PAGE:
It's time to replace the logo on North Dakota state highway signs and Highway Patrol vehicles.

The land that's now North Dakota was encoded by treaty of the U.S. government as belonging to American Indian tribes. Treaties were broken again and again and again, and settlers cooperated and participated in the genocide of American Indians that was the policy of the United States.

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When Marcellus Red Tomahawk-the man whose image appears on North Dakota Highway Patrol vehicles and North Dakota state highway signs-shot and killed Sitting Bull while Sitting Bull allegedly was resisting arrest, he was merely an agent of a genocidal federal policy. I question why, if Red Tomahawk is being recognized as a law enforcement officer, he is portrayed in traditional American Indian regalia? If settlers hated, feared and killed American Indians, why is this image on Highway Patrol vehicles and state highway signs?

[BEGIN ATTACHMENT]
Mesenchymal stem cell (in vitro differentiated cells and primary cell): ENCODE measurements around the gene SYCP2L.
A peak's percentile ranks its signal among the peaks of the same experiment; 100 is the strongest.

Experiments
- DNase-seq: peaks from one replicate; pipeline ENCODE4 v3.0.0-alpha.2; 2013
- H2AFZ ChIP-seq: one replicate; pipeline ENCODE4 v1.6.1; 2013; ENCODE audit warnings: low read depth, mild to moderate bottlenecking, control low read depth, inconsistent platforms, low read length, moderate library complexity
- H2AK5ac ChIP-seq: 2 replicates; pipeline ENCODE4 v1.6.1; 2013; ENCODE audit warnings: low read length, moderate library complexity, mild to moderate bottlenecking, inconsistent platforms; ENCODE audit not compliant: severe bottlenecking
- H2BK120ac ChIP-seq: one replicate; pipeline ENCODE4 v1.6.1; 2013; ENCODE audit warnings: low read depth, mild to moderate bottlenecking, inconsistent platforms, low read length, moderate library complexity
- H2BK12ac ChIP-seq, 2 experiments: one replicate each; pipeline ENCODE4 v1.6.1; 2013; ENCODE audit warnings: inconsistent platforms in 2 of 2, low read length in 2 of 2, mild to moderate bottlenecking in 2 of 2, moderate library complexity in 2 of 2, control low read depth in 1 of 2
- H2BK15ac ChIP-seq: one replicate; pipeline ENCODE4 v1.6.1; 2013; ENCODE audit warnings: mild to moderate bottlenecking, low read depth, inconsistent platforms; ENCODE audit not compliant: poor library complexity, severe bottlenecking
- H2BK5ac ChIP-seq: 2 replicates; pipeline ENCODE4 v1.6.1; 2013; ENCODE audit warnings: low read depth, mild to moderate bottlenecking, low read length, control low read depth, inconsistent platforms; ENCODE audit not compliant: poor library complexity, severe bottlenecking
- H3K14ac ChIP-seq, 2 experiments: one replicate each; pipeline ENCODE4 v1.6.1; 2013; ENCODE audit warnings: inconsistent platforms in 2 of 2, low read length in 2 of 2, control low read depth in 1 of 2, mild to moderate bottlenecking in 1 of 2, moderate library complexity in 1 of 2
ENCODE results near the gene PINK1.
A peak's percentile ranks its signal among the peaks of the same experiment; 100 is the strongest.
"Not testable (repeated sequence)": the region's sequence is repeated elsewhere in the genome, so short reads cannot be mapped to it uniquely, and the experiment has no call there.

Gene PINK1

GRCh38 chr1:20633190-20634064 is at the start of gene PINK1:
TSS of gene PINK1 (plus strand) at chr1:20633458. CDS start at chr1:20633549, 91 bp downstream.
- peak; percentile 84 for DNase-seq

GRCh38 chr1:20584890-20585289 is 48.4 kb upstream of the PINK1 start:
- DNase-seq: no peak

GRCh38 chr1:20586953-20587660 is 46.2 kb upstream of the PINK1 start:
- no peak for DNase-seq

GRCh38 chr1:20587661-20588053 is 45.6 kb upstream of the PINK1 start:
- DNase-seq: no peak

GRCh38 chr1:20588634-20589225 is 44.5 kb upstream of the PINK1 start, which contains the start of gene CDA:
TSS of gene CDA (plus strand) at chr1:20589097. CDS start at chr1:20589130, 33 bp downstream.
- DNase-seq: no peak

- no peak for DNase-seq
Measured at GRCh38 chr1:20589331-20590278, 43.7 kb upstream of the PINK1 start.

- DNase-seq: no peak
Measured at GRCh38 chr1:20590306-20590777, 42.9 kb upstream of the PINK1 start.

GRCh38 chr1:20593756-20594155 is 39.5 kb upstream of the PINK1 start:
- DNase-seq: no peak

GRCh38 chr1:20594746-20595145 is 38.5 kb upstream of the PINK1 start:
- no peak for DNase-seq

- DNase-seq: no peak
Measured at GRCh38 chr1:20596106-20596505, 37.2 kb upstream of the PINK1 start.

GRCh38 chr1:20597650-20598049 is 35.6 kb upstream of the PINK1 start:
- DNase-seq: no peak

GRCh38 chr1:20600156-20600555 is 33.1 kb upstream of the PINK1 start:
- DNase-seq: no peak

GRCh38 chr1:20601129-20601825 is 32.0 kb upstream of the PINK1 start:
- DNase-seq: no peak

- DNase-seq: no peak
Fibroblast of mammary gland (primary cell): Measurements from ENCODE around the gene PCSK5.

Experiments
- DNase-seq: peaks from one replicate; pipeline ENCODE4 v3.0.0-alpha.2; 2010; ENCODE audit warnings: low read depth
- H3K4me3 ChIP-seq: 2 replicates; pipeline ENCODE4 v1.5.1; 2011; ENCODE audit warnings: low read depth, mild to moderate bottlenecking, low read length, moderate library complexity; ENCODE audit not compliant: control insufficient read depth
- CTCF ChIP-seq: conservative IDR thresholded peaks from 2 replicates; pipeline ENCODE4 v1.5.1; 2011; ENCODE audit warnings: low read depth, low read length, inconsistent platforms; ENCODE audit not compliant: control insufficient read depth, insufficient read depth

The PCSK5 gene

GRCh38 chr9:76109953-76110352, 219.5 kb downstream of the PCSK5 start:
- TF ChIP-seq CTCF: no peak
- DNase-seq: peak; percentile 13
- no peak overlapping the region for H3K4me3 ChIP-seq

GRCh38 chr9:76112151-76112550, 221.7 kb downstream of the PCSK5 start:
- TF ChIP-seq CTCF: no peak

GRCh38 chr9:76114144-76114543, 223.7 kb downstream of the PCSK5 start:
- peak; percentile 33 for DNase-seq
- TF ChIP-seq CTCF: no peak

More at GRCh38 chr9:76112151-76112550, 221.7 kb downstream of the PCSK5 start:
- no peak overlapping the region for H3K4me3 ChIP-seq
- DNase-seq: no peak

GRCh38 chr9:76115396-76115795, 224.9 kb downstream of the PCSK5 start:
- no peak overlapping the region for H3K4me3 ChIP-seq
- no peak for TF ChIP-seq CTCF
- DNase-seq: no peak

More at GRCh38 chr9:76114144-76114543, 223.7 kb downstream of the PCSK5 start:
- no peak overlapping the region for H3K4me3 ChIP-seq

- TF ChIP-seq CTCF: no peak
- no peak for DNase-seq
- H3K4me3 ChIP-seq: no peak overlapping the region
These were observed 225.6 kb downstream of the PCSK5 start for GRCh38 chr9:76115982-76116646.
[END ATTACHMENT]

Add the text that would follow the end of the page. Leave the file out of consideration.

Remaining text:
The image of Marcellus Red Tomahawk was placed on state highway signs in the 1920s, 30 years after Sitting Bull was killed. Was this action partly expressing a longing for American Indian people and lifeways on the landscape once more?

It's clear that the current path of industrialization, hydraulic fracturing, colonization and manifest destiny as well as the doctrine of discovery, empire and suppression of indigenous perspectives and lifeways are leading to ruin. Let's consider other narratives, other possibilities. Let us not be genocide deniers.

Deborah Gaudet

Taos, N.M.